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People v. Blair

Court of Appeal of California, Second District, Division One
Apr 11, 1932
122 Cal.App. 455 (Cal. Ct. App. 1932)


Docket No. 2168.

April 11, 1932.

APPEAL from a judgment of the Superior Court of Los Angeles County and from an order denying a new trial. Fletcher Bowron, Judge. Affirmed.

The facts are stated in the opinion of the court.

Joseph W. Ryan and Frank J. Ryan for Appellant.

U.S. Webb, Attorney General, and John D. Richer, Deputy Attorney-General, for Respondent.

Appellant, together with one Stalker, was charged with the crime of burglary. The information, which was in two counts, charged that appellant and Stalker entered a store upon two separate occasions, and took therefrom certain automobile accessories. Stalker plead guilty to one of the counts in the information, and appellant entered a plea of not guilty to both counts and was placed on trial. A verdict of guilty upon both counts was found by the jury. Appellant's motion for a new trial was denied, and he appeals from the judgment entered against him and from the order denying his motion for a new trial.

From the evidence it appears that appellant was a special police officer in the city of Glendale, and was employed by a so-called merchants' patrol system in that city in the protection of stores and other places of business. Appellant's co-defendant Stalker was a police officer of the city of Glendale. There was, within the territory assigned to the defendants to patrol, a store for the sale of automobile accessories. There is no question that upon two occasions, in the night-time, and while defendants were patrolling their assigned territory, they entered this store. The complaining witness, the owner of the store, testified that on both such occasions, on closing the store the night before the alleged burglaries, he securely locked the store, and on the mornings after the burglaries he found the store likewise locked. He further testified that on both such occasions he examined the lock upon the front door in the morning and found that it had the appearance of having been tampered with during the night. His testimony also showed that on both occasions personal property, which was in the store at the time he locked it the night before, was missing in the morning after he unlocked the store. Some of the property which he identified as so missing was afterward found in the possession of appellant, and appellant admitted that on one of the occasions he took from the store an automobile horn.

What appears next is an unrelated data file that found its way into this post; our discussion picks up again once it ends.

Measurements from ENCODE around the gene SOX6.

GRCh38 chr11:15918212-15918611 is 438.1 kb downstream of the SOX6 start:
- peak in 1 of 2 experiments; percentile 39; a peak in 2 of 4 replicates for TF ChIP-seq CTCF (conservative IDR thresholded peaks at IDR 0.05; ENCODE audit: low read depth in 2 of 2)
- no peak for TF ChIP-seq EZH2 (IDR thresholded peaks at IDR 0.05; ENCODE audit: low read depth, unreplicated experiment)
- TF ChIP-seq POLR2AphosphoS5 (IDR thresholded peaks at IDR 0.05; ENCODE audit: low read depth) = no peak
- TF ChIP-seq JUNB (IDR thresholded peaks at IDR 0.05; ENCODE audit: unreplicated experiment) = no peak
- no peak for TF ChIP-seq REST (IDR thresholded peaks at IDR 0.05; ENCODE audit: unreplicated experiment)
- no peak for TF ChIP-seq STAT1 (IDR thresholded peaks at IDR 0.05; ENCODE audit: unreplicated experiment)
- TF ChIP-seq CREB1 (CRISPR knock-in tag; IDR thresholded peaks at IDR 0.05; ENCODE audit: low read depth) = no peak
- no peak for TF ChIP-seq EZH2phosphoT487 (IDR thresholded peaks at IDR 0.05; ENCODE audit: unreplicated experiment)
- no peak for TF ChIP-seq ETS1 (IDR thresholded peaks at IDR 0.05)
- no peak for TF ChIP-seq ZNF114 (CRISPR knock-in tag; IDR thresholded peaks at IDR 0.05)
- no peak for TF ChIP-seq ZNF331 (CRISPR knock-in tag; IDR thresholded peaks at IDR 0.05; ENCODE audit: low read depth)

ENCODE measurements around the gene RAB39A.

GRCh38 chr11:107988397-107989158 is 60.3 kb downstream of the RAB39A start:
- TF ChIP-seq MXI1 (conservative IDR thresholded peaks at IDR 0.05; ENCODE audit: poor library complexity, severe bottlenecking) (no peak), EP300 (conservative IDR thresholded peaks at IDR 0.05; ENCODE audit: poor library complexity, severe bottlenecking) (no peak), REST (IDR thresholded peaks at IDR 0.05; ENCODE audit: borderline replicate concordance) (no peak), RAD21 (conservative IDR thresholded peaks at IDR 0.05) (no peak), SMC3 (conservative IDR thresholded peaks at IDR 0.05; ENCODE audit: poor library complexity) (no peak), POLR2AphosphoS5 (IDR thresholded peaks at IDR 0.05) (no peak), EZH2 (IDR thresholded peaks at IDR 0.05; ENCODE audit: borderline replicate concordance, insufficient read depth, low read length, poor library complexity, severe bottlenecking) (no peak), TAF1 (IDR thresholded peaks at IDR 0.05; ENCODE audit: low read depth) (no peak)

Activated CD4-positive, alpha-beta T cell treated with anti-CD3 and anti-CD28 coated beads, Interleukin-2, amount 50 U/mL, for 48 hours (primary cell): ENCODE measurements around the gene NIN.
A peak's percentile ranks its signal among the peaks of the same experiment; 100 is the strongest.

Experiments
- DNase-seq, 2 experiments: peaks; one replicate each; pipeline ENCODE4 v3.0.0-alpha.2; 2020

Both appellant and Stalker testified that on both of the occasions when they entered the store they found the door to the store open and unlocked, and that they never saw the other take any property from the store. But, they both admitted taking property from the store, but were uncertain as to which time when they entered the store that they took the property. There was some conversation had between them in which appellant intimated that he would like to have the horn, which he later admitted he took, and that if he took it then, that he would return and pay for it or get it as a gift.

[1] Appellant attacks the judgment and ruling of the court on the ground that the evidence is insufficient to support the jury's verdict. Appellant urges that the evidence was insufficient to justify the verdict in that the prosecution did not prove that appellant entered the store with the intent to commit larceny. The jury were entitled to infer from the evidence as presented to them, both direct and circumstantial, that the entry to the store was made with a felonious intent. The evidence is merely conflicting on this question, and is not subject to review before this court. The jury believed the story of the complaining witness and refused to place credence in that of the defense. "In other words, the record presents some evidence showing the intent with which the defendant entered the premises and the implied finding of the jury was that he had entered the building with an unlawful intention. Under these circumstances this court may not disturb the judgment based on that verdict. We think the conclusion which we have reached is supported by, rather than questioned by, the authorities cited by the defendant, and that it is further supported by People v. Brittain, 142 Cal. 8 [100 Am. St. Rep. 95, 75 P. 314], and People v. King, 4 Cal.App. 213 [ 87 P. 400]." ( People v. Westwood, 88 Cal.App. 505, 507 [ 263 P. 856].)

The fact that the court refused to instruct the jury to return a verdict of not guilty was not error under the circumstances present here. As has been pointed out, the evidence was sufficient to support the verdict. The other assignments of error, that the verdict is contrary to the evidence and that the court erred in denying appellant's motion for a new trial, are both answered by our discussion of the sufficiency of the evidence.

The judgment and order appealed from are affirmed.

Conrey, P.J., and Houser, J., concurred.

Summaries of

People v. Blair

Court of Appeal of California, Second District, Division One
Apr 11, 1932
122 Cal.App. 455 (Cal. Ct. App. 1932)
Case details for

People v. Blair

Case Details

Full title:THE PEOPLE, Respondent, v. MARTIN BLAIR, Appellant

Court:Court of Appeal of California, Second District, Division One

Date published: Apr 11, 1932


122 Cal.App. 455 (Cal. Ct. App. 1932)
10 P.2d 196

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